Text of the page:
The disrupted schedule had leading Republicans questioning whether a four-day convention is still necessary — and left thousands of delegates unexpectedly at loose ends for the day.
Rain was interspersed with periods of sun. Some delegates even went to the beach.
Republicans officials said late Monday that they would press ahead with Tuesday’s full schedule, including the convention’s keynote address by New Jersey Gov. Chris Christie, a major speech by Ann Romney and a roll call vote that will formally nominate Romney as the party’s presidential nominee.
But officials continued to closely monitor Isaac, which forecasts predict will make landfall on the Gulf Coast, potentially near New Orleans, late Tuesday or early Wednesday.
The decision to move ahead without changes carried significant risk for the GOP. The image of Republicans partying in Tampa while Gulf Coast residents face a potentially deadly storm could be damaging, particularly given the coincidence of the Katrina anniversary. The 2005 hurricane took more than 1,836 lives, and the George W. Bush administration was widely criticized for the government’s handling of the disaster, especially the actions of the Federal Emergency Management Agency and its director at the time, Michael Brown.
“Obviously, our thoughts are with the people in the path of the storm,” Romney strategist Russ Schriefer told reporters Monday. “We hope that they’re spared any major destruction, and we’re thinking about them,”
Based on evening forecasts, Schriefer said organizers did not see a need for speakers to tone down their partisan rhetoric. “I think this is a good debate, a healthy debate and an important debate. It’s a debate the American people have been looking forward to,” he said.
With a new Washington Post/ABC News poll showing the presidential race essentially tied, Republicans face an additional challenge: amplifying their message that Romney would make a better steward of the economy while competing for the country’s attention during a large and potentially damaging storm.
Several network news anchors decamped from Tampa for New Orleans on Monday, presenting the GOP with the uncomfortable prospect of split-screen coverage of the convention and the storm on Tuesday and Wednesday, while President Obama manages storm response.
Vice President Biden already had canceled a campaign trip to Florida because of the storm, and Obama led a call with governors in Gulf states late Monday. Obama did not, however, cancel the start of his own two-day campaign swing Tuesday in Iowa, Colorado and Virginia.
Romney plans to fly to Tampa on Tuesday, his campaign said. Aides said he spent Monday practicing his convention speech at Brewster Academy, a school near his Wolfeboro, N.H., lake home. He is set to formally accept his party’s nomination on Thursday.
As the storm moved north, a squall of a different kind appeared possible on Tuesday, as delegates who supported Texas Rep. Ron Paul for president over Romney said they would object to the adoption of party rules they believe are intended to make it harder for grassroots activists to challenge the party establishment.
A group of Paul supporters held forth on the convention floor after the 71
2-minute official opening. Some held Paul signs emblazoned with the words, “We can do better,” a campaign theme.
“We can do better than Romney,” said John Honey, 37, an alternate delegate from Arkansas. “Romney may beat Obama. Paul definitely would.”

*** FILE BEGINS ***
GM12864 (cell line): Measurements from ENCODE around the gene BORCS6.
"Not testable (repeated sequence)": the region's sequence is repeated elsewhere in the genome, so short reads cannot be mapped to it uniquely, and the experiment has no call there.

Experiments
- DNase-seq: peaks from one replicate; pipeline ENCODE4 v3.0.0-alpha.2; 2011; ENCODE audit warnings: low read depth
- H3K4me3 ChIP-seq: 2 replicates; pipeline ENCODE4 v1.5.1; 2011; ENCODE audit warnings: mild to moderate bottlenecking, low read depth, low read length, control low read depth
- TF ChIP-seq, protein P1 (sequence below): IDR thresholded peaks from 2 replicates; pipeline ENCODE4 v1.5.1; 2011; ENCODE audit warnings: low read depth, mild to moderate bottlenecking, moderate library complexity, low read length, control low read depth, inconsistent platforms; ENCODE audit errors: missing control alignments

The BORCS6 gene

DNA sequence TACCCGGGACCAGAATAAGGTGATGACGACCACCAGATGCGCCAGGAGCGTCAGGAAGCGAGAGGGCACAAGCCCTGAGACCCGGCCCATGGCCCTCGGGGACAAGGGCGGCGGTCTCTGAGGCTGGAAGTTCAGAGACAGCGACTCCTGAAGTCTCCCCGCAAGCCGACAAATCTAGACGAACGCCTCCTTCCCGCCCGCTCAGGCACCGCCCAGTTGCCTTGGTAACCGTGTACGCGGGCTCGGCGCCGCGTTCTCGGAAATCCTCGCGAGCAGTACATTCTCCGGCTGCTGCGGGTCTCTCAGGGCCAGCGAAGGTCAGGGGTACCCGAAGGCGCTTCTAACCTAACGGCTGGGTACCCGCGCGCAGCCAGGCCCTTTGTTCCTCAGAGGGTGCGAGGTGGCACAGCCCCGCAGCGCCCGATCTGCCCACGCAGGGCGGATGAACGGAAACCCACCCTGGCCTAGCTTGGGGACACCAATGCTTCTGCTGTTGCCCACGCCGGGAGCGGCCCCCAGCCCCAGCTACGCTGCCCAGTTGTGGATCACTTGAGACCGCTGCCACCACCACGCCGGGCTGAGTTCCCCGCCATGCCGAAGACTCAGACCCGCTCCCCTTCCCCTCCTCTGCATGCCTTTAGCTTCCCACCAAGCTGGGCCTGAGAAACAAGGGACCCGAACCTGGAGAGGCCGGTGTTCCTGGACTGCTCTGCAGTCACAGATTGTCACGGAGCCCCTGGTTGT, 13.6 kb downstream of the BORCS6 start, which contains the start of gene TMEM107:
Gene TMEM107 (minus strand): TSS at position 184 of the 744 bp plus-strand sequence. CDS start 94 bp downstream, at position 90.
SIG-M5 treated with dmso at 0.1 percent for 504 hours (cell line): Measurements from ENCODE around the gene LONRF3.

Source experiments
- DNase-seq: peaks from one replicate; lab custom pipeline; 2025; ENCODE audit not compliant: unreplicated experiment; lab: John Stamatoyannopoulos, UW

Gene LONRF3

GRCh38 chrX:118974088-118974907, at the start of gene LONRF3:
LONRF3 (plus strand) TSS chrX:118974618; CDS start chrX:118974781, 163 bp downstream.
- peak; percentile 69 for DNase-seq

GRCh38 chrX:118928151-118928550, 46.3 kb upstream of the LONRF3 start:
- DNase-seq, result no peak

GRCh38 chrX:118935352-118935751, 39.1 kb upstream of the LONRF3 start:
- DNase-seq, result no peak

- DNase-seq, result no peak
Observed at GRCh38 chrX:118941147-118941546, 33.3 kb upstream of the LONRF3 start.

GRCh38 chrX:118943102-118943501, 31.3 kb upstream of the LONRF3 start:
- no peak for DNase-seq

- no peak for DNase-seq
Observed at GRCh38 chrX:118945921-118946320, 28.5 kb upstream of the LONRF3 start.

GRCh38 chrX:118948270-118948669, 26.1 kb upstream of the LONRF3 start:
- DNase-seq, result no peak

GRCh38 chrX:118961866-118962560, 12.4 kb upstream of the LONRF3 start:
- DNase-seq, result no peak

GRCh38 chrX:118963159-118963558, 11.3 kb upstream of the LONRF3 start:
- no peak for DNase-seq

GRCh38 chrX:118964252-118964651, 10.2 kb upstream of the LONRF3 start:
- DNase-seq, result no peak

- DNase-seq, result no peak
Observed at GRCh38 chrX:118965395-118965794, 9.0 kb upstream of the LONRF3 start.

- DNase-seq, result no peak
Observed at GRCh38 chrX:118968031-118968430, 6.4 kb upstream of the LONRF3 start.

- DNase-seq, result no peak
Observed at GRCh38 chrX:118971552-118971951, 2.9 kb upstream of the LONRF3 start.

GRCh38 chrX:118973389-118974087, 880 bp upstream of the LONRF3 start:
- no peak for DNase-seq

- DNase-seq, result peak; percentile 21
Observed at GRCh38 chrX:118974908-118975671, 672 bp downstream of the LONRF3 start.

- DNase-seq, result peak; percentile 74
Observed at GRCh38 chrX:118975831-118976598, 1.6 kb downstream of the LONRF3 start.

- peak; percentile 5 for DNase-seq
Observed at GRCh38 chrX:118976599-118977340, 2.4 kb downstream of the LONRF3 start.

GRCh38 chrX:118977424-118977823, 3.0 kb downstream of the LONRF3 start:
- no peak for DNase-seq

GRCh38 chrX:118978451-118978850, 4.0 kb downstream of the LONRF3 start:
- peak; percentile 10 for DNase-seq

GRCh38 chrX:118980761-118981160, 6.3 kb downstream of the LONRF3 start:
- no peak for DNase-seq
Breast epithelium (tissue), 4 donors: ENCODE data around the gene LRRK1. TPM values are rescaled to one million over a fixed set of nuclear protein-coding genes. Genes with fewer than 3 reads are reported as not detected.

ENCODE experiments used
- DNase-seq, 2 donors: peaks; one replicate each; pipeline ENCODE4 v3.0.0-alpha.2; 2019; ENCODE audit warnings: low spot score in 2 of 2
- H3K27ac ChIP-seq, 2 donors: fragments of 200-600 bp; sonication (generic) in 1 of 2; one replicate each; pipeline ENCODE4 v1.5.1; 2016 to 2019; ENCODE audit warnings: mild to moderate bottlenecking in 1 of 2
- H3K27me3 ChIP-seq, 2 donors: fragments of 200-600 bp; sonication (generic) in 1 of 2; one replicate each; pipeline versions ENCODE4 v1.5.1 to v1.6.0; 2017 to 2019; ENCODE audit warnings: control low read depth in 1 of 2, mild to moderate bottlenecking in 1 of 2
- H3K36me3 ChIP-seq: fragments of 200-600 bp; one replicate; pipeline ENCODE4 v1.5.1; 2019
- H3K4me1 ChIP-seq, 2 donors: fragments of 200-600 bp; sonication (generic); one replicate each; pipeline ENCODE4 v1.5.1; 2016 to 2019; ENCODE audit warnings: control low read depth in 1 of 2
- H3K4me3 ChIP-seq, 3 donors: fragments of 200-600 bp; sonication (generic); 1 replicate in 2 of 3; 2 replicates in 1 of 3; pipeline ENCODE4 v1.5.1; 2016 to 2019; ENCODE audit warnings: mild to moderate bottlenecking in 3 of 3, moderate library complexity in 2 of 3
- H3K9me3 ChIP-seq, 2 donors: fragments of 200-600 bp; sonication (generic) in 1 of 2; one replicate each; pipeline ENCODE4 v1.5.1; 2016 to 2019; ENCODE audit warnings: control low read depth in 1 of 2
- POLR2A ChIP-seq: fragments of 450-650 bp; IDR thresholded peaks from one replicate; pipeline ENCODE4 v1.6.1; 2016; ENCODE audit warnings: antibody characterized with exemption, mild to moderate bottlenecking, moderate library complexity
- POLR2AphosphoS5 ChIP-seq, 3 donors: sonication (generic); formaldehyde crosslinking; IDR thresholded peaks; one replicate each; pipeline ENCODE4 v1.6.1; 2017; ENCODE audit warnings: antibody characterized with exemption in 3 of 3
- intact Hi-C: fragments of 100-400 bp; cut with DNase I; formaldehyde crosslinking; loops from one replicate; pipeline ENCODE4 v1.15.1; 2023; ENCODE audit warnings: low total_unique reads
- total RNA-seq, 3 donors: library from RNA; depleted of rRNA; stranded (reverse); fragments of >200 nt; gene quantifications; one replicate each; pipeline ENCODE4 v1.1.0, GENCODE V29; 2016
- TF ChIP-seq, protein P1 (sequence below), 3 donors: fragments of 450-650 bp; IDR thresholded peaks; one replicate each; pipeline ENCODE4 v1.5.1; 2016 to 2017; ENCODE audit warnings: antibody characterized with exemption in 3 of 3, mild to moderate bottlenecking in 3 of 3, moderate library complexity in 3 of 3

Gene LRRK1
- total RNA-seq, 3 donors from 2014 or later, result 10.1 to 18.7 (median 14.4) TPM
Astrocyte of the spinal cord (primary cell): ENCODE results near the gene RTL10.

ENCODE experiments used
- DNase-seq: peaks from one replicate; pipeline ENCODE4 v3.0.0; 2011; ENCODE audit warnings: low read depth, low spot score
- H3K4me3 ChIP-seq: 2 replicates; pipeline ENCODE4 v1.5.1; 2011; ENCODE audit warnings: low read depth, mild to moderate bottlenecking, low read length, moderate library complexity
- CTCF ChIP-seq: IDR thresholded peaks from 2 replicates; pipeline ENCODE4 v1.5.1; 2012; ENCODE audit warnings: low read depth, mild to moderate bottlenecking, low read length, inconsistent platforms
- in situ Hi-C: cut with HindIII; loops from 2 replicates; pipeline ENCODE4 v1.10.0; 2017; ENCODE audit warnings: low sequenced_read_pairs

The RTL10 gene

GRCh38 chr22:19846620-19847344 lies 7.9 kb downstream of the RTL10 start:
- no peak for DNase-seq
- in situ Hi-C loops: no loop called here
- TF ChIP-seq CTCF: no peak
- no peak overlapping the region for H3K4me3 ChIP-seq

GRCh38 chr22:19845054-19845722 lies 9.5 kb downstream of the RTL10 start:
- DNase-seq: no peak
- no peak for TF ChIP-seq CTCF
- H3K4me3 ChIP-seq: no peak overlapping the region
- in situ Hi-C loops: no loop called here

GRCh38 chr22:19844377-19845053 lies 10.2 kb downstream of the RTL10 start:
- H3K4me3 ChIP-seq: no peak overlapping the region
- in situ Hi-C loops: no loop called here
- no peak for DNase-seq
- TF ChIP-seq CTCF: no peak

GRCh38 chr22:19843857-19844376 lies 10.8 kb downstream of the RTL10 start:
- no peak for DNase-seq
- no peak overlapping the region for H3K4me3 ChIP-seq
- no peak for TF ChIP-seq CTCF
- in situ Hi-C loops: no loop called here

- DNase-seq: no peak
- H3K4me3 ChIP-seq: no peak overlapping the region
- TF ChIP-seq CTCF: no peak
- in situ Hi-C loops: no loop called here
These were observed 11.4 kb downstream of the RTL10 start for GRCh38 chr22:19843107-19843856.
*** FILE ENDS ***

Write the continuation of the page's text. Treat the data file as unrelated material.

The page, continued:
Any floor squabble over rules could be embarrassing for Republicans already starting the convention late.
With the four-day schedule crunched into three days, some leading Republicans questioned whether future conventions will just be scheduled for three days. Democrats have planned for months for a three-day convention in Charlotte, N.C., next week.
“I’m not sure that having a four-day convention, for the future, makes a lot of sense,” said House Speaker John A. Boehner at a luncheon Monday hosted by the Christian Science Monitor.
Former Nevada Gov. Robert List, a convention delegate, said the disruption by Isaac only emphasizes that party conventions need to be shorter.
And he said the storm might end up helping the Republicans by showcasing GOP governors in the midst of crisis in states such as Florida, Alabama and Louisiana. The storm has also drawn more attention, he said, to the gathering in Tampa.
“We may reap a little audience as a consequence,” List said.
Priebus defended the weekend decision to delay Monday’s events, even though the storm tracked farther west than had been predicted and largely spared Tampa from major weather troubles.
“I mean, you have to make the call days before today,” he said on NBC’s Today. “We have to err on the side of safety. There’s just no way around it.”
Around Tampa, delegates, who suddenly found themselves with a less crowded scheduled than anticipated, tried to fill a newly quiet day.
“The fact is, you’re expecting to just jump right into the convention,” said Beverly Gossage, a delegate from Kansas, after attending a session of Newt Gingrich’s “Newt U” at a Hyatt near the convention site.
On Monday, though, she couldn’t: Gossage said her delegation had to scramble to find its own transportation, since the regular shuttles they expected weren’t running. They showed up in the middle of the Gingrich session, missing the introduction.
Mary Rose Spano, a delegate from Scranton, Pa., said she was disappointed to arrive and find the day’s events canceled for a weather disaster that never came. But she said she didn’t blame the convention’s organizers.
At noon on Monday, she was asked: What next?
“We’re going to go back and maybe see what else we can find out. . . . Basically, we’re going to go back to our hotel,” she said.
David A. Fahrenthold, Laura Vozzella, Kevin Merida, Karen Tumulty, Philip Rucker in Wolfeboro, N.H., and Felicia Sonmez in Milwaukee contributed to this report.